Is this a pro-Christian, or pro-religion song? No. Nor is it an anti-Christian or anti-religious song. It is simply a song stating the author's belief that there is no god, according to his belief/non-belief, and that we are masters of our own destiny, if we choose to be.
For further evidence of this philosophy, look up the lyrics to Rush's more recent song, "Faithless":
"I don't have faith in faith,/I don't believe in belief/You can call me faithless,/ You can call me faithless,/But I still cling to hope/And I believe in love,/And that's faith enough for me"
Correction on Free Will lyrics. | Reviewer: Donny Wallace
Giddy never said in the interview if the song is Christian or not- the writer for the site made that up. But if I am going strictly by the lyrics and nothing else the song says "you can't pray for a place in Heaven's unearthly estate". It has already been stated earlier in the song that the words before this point are "there are those who believe". The explicit implication is that you definately can pray for a place..." That you are not a prisoner in chains or not based on God's Will from the start of time. So since the song definitely has these words in the lyrics then I will use my free will and interpret them from the only way I have heard these range of words utilized. In particular, so far I only understand them to be used to argue against Protestants telling us that we are damned or saved from the beginning of time by God and no one can affect this decision because it is set in stone from the beginning of time. By the way it is known from carbon dating that Martin Luther inserted the words faith alone into the Bible which creates a contradiction with James who also tells us that faith without works is dead. Reread that verse of the lyrics- I think if you are willing to be honest then you will admit that it is a Christian statement against Protestantism. If you say anything else that is your free will but understand the lyrics are words that are used in a Christian sense about 100% of the time.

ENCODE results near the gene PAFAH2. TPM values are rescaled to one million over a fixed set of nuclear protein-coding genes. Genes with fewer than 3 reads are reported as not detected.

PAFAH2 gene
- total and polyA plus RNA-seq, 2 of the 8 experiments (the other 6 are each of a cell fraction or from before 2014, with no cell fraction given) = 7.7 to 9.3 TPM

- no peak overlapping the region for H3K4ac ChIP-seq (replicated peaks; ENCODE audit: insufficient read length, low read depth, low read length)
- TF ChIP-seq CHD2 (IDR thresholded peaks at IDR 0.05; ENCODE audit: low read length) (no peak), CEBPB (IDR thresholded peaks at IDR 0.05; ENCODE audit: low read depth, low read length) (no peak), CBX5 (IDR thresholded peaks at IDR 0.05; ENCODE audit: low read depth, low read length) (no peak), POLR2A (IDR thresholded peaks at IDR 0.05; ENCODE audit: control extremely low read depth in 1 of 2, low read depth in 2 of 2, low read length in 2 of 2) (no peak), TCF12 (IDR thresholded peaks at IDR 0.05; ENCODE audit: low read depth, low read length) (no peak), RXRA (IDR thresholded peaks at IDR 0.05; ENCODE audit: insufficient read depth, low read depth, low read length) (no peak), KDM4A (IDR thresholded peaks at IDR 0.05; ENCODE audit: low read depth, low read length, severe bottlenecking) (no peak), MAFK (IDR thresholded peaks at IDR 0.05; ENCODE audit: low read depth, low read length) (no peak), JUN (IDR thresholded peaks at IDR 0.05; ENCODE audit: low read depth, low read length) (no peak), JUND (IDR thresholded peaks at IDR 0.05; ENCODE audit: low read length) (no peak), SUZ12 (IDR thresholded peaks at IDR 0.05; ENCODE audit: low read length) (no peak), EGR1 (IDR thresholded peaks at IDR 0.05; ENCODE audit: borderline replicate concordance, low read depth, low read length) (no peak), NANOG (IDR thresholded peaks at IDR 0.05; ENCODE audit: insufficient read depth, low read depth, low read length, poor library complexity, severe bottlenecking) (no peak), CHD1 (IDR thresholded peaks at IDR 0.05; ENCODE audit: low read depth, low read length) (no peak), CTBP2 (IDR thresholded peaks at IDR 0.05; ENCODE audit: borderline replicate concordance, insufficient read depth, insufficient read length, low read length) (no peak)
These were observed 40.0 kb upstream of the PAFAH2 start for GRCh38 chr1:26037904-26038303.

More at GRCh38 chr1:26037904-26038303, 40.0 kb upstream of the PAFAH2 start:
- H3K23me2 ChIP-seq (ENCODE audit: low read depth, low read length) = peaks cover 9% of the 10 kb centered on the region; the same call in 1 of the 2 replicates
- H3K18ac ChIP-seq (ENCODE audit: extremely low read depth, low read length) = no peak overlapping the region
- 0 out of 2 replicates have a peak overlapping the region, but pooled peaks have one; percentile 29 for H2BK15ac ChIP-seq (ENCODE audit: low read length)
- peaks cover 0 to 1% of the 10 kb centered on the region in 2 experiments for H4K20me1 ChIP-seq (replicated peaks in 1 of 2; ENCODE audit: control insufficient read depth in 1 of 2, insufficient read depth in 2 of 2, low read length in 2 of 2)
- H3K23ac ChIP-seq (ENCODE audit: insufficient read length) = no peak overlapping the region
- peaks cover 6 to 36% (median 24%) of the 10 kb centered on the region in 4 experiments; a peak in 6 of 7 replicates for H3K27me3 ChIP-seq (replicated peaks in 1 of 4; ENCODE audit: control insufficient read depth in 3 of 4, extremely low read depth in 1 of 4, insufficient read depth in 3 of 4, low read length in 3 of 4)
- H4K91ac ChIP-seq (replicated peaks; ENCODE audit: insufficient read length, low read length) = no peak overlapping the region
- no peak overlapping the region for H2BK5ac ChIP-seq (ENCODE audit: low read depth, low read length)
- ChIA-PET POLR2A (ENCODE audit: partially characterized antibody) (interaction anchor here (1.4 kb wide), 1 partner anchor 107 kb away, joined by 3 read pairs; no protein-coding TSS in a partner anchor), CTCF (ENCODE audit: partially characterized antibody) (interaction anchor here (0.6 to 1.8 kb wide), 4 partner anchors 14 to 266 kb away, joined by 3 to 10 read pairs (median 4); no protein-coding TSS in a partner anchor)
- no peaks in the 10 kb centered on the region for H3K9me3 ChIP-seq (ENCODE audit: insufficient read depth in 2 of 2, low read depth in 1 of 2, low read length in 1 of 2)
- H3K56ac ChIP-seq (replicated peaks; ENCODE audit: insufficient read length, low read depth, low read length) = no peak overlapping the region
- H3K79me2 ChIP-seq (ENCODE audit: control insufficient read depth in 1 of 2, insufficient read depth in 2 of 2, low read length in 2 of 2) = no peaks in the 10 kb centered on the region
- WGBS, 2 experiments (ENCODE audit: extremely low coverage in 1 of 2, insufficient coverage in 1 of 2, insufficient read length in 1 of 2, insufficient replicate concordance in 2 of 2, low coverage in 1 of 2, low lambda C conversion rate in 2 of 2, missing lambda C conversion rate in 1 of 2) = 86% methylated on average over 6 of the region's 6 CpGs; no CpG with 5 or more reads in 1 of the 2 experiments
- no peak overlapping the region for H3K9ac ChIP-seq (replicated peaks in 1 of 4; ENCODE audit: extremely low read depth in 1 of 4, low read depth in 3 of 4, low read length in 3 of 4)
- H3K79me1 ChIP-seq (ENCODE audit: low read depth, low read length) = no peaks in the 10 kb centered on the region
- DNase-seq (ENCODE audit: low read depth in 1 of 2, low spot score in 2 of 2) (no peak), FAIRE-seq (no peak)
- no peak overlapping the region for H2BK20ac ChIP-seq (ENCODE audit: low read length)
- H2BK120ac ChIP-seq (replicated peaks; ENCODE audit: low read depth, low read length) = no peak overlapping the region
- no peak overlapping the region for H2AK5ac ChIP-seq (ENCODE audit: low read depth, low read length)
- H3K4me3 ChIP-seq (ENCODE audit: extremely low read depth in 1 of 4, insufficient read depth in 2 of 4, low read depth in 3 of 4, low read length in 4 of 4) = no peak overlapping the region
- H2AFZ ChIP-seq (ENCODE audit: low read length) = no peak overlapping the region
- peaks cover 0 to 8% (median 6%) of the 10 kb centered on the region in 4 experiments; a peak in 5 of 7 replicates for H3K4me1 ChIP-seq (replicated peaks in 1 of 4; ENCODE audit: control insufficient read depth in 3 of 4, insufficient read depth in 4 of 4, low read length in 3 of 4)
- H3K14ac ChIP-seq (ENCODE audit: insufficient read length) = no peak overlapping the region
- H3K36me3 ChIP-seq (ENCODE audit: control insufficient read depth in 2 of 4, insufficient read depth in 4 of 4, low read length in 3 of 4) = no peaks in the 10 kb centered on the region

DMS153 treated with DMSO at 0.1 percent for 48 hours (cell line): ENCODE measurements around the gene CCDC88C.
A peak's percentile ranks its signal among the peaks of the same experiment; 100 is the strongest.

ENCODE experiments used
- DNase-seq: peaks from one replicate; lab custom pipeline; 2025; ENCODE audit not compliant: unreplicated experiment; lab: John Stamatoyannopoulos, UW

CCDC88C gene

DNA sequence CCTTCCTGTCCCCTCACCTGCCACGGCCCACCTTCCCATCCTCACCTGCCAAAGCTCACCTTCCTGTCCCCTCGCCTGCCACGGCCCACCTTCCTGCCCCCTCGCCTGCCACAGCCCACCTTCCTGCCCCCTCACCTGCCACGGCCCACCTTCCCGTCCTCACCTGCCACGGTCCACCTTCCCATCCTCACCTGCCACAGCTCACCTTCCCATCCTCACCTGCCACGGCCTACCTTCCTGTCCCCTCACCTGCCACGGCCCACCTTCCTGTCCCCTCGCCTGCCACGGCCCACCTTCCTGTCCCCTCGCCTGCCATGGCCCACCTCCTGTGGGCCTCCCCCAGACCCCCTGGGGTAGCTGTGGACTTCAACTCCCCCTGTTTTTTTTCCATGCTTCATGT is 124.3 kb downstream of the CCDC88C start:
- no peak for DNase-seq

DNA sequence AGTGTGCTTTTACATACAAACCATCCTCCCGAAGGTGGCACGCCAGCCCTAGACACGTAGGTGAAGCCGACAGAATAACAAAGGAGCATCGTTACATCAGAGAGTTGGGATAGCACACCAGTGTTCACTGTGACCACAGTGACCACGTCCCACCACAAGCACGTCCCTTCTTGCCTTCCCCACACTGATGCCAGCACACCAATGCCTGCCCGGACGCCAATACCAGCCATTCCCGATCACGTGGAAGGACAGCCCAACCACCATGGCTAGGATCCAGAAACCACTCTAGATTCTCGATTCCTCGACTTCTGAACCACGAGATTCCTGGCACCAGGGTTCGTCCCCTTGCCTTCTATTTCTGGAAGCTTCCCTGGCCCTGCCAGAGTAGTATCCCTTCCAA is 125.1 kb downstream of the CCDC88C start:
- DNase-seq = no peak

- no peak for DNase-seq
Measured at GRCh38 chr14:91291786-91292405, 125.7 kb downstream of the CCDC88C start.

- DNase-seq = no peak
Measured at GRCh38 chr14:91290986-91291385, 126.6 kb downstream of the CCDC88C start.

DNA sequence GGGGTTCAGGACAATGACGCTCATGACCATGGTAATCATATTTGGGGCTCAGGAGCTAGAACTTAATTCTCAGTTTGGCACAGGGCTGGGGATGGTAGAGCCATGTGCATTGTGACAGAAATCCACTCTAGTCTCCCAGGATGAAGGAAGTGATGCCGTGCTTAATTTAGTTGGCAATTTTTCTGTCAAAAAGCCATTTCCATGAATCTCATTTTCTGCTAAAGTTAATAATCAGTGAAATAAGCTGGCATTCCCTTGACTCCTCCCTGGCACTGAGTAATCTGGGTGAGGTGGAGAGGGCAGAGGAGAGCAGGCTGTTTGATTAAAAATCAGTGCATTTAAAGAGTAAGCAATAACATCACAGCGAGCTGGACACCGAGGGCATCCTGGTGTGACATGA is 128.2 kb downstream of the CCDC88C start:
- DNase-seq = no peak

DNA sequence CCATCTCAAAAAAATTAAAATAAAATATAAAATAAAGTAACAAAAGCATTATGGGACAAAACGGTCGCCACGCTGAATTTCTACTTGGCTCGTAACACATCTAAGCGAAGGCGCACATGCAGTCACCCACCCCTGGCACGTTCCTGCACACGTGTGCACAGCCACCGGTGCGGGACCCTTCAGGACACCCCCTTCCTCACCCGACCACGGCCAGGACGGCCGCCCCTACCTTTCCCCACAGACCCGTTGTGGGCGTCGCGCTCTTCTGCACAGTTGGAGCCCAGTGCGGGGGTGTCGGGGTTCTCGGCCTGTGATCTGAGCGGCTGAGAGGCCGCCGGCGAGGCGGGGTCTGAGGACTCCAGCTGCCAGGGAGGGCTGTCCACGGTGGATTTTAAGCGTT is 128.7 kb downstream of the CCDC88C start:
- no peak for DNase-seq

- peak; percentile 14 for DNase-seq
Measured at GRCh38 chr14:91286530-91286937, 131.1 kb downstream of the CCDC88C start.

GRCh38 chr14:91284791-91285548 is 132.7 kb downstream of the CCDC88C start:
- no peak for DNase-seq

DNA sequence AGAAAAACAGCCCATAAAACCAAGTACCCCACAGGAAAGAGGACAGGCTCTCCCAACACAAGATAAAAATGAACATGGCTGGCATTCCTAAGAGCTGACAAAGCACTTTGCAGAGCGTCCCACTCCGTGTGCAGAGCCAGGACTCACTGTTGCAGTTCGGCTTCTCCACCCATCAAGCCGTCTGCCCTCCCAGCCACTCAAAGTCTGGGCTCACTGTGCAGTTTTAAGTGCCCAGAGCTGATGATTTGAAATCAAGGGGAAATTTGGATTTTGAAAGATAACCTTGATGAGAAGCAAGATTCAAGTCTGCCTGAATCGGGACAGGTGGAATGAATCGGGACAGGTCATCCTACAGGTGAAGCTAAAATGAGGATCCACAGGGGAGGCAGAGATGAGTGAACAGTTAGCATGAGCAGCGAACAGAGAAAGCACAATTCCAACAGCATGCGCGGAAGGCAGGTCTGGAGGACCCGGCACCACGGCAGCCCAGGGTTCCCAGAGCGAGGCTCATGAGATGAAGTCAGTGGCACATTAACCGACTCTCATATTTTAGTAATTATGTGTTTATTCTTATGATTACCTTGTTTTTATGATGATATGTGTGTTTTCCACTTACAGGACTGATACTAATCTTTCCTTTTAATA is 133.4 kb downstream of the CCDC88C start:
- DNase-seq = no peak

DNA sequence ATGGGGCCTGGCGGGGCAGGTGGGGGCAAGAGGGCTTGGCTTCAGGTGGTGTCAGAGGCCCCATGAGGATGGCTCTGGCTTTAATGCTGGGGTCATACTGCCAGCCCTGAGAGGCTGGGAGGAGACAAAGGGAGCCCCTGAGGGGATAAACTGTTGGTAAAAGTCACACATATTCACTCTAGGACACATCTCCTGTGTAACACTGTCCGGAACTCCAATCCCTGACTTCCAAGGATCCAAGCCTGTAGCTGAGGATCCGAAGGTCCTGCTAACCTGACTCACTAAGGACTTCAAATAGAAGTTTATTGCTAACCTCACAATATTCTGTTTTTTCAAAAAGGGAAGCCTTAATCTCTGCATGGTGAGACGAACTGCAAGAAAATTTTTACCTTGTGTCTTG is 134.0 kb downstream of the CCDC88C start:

Song Meaning according to Geddy Lee | Reviewer: Anonymous | 5/7/11
"The song is about freedom of choice and free will, and you believing in what you decide you believe in." - Geddy Lee, in the December 4, 1989 "Rockline" interview
Straight from Geddy Lee himself. There was no Anti-Religious or Anti-War context in the song when Neil Peart wrote the Lyrics.
Just like many have chosen their interpretations of the song, they have free will to make their choice of the songs meaning.
I personally love the song and what it stands for.
I wish today's music was as deep and thought provoking as this. Now music is just shallow and the some musicians have the record label execs as their puppeteer.
Not every song is anti-religion | Reviewer: Brian | 5/5/11
I think 90% of lyric interpretations I read on the internet, someone tries to twist the words into some anti-religion theme. While I'm sure there are many songs criticizing organized religion, I sometimes thin atheists and agnostics trip all over themselves trying to prove their point.